• Eclampsia during pregnancy
  • Post-partum care
Delivery is the only cure – but – risk of pre-eclampsia progressing to eclampsia still exists for around a week after delivery, and pre-eclampsia can take up to 3 months to resolve.
  • About 50% of eclamptic seizures occur after delivery
  • ½ of these are in the first 48hours
  • Management is possible up until and around delivery, but delivery should be planned as soon as the diagnosis is made


The aim is control hypertension.

  • Aim for BP <150/100 mmHg
    • Stricter BP control can result in fetal growth restriction
  • Labetalol 100-200mg BD is first line
    • Contraindicated in asthma
    • Max dose 200mg TDS – increase the dose weekly as required
  • Methyldopa 250mg BD or TDS
    • Increase ever two days as required – max dose 500mg TDS
    • Can depress mood – especially if history of depression
    • After delivery, can change to a more traditional antihypertensive

Counsel about the signs and symptoms of eclampsia and advise to present to hospital if these occur


Eclampsia is a medical emergency and requires inpatient hospital treatment.


  • Give hydralazine IV in 5mg/20 mins until 20mg given
  • Give prophylactic H2-antagonists until after delivery
  • Catheterise and measure urine output
  • Restrict fluid intake to 80ml/hour (unless haemorrhage)
  • Avoid diuretics at all costs! – they reduce plasma volume
  • Antihypertensives reduce the risk of stroke but not the risk of death


  • Seizures indicate the presence of eclampsia (i.e. it has progressed from pre-eclampsia)
  • Patients with seizures require ICU admission
  • Treat with magnesium sulphate 4g IV – with 100ml 0.9% saline.
    • Beware of respiratory depression!
    • If not successful, other anti-epileptics may be used but require specialist consultation
  • After the initial dose, give a further 1g/24hours
  • Check resp rate and reflexes every 15 mins. Stop if <14/min or loss of reflexes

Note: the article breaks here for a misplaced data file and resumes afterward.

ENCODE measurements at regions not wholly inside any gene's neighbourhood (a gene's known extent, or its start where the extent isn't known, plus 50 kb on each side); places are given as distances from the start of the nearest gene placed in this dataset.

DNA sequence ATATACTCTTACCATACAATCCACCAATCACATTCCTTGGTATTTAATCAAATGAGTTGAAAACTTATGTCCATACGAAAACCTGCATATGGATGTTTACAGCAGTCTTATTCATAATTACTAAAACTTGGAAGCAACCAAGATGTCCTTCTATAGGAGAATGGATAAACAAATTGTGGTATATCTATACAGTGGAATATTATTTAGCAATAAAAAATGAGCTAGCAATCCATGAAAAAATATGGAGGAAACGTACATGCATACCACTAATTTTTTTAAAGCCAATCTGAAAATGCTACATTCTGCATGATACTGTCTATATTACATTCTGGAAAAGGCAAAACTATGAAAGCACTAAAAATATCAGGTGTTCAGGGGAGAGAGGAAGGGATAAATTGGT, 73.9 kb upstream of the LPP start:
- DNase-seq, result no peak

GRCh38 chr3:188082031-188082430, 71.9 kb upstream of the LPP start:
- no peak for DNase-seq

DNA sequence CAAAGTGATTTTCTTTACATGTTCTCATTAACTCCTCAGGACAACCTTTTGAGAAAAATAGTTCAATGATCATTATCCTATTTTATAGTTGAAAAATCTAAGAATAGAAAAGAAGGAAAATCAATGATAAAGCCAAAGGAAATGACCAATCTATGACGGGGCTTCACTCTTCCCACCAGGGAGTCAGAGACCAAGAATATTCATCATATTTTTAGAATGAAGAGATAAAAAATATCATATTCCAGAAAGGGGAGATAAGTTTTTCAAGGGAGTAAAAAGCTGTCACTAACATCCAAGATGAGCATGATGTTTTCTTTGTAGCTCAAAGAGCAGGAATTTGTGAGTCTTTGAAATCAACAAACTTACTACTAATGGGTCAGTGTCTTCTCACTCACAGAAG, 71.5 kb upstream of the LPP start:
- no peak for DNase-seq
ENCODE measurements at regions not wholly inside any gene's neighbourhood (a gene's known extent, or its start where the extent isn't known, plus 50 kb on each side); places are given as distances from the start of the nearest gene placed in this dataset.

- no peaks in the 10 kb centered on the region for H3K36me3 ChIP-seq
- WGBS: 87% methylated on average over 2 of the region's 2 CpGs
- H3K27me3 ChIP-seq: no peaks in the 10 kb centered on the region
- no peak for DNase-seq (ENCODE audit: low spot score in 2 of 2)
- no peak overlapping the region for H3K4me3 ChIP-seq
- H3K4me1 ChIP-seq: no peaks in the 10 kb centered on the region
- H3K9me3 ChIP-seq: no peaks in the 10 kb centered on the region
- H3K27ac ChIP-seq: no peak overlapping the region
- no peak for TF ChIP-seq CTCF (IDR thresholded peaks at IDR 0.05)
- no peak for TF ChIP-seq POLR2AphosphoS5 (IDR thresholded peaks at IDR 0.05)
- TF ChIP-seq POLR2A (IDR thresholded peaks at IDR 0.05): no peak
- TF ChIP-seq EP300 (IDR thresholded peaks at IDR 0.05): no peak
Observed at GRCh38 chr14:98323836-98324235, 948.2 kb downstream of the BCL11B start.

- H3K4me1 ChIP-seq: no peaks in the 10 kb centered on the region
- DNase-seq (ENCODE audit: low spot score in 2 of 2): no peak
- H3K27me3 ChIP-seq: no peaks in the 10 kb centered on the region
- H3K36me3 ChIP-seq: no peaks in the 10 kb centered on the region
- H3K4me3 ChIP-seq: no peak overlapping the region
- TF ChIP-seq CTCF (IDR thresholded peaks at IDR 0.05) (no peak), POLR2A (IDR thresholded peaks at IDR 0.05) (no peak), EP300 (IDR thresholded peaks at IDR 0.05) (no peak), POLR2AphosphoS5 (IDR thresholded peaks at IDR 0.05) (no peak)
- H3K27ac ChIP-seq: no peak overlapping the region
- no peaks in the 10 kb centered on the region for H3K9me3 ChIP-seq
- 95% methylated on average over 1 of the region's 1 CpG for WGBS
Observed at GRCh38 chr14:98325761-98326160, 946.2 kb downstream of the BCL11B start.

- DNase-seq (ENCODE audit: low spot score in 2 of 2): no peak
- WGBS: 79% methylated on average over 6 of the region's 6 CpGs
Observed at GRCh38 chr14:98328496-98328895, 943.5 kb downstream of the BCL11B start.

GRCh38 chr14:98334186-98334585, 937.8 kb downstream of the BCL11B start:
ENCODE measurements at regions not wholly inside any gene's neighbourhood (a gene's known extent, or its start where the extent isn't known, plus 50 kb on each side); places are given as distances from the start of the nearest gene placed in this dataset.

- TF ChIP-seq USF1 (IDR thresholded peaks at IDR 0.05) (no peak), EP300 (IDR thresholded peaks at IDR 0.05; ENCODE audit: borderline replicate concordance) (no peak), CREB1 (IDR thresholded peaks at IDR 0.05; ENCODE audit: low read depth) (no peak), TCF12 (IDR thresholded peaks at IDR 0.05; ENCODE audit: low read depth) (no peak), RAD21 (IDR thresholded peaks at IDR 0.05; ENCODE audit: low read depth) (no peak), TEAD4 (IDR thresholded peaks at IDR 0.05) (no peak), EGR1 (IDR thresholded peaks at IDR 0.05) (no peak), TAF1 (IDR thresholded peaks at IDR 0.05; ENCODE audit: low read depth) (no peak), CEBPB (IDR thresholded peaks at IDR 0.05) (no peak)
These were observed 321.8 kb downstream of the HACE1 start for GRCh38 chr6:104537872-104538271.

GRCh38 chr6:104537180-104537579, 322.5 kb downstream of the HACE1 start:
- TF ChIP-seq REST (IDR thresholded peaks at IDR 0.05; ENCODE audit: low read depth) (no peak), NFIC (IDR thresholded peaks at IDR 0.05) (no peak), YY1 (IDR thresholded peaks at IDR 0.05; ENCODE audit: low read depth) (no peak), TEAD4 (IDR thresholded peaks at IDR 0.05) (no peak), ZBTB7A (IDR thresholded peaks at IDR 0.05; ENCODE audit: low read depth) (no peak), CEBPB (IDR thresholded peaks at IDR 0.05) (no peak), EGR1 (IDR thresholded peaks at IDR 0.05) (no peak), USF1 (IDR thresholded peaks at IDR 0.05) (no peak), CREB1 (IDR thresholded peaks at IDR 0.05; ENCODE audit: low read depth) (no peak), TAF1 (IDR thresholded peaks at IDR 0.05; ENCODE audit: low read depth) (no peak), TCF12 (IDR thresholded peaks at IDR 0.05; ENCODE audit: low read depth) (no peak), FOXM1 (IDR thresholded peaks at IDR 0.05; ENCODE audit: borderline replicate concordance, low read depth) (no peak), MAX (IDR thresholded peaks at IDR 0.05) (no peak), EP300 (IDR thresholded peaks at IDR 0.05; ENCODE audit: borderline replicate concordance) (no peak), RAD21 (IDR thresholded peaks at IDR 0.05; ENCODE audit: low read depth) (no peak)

• Calcium gluconate can reverse the effects of magnesium, if necessary


  • Deliver as appropriate for gestation:
  • >34 weeks consider normal delivery
  • <34 weeks by caesarian
  • If <34 weeks give steroids before delivery
  • After the third stage of delivery, give 5U oxytocin IM or IV


Pre-eclampsia can take 3 months to resolve

  • Review BP weekly with GP
  • Try to avoid hypotension
  • Aim for BP in the normal range, and definitely below 160/100
  • If BP remains elevated longer than 3 months, consider a diagnosis of essential (primary) hypertension
  • Can use traditional antihypertensives, except for dietetics – which are contraindicated in breast-feeding
  • Consider thrombophlebitis screen at 3 months postpartum
  • Advise to patient
    • Increased lifetime risk of cardiovascular disease
    • Increased risk of pre-eclampsia in future pregnancies
      • Consider low-dose prophylactic aspirin in future pregnancies (as above)


HELLP syndrome (Haemolysis, Elevated Liver enzymes, Low Platelets) is seen in severe cases of eclampsia. Debate exists as to whether or not it is a truly distinct syndrome, or just a part of severe cases of eclampsia.

In HELLP syndrome, the physiological changes seen in the mother also affect the placenta.

It occurs in 10-20% of cases of severe eclampsia – and thus about 0.5% of all pregnancies.

In severe cases, liver transplantation many be needed or death may occur.


  • Murtagh’s General Practice. 6th Ed. (2015) John Murtagh, Jill Rosenblatt
  • Oxford Handbook of General Practice. 3rd Ed. (2010) Simon, C., Everitt, H., van Drop, F.
  • Beers, MH., Porter RS., Jones, TV., Kaplan JL., Berkwits, M. The Merck Manual of Diagnosis and Therapy

Read more about our sources

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Dr Tom Leach

Dr Tom Leach MBChB DCH EMCert(ACEM) FRACGP currently works as a GP and an Emergency Department CMO in Australia. He is also a Clinical Associate Lecturer at the Australian National University, and is studying for a Masters of Sports Medicine at the University of Queensland. After graduating from his medical degree at the University of Manchester in 2011, Tom completed his Foundation Training at Bolton Royal Hospital, before moving to Australia in 2013. He started almostadoctor whilst a third year medical student in 2009. Read full bio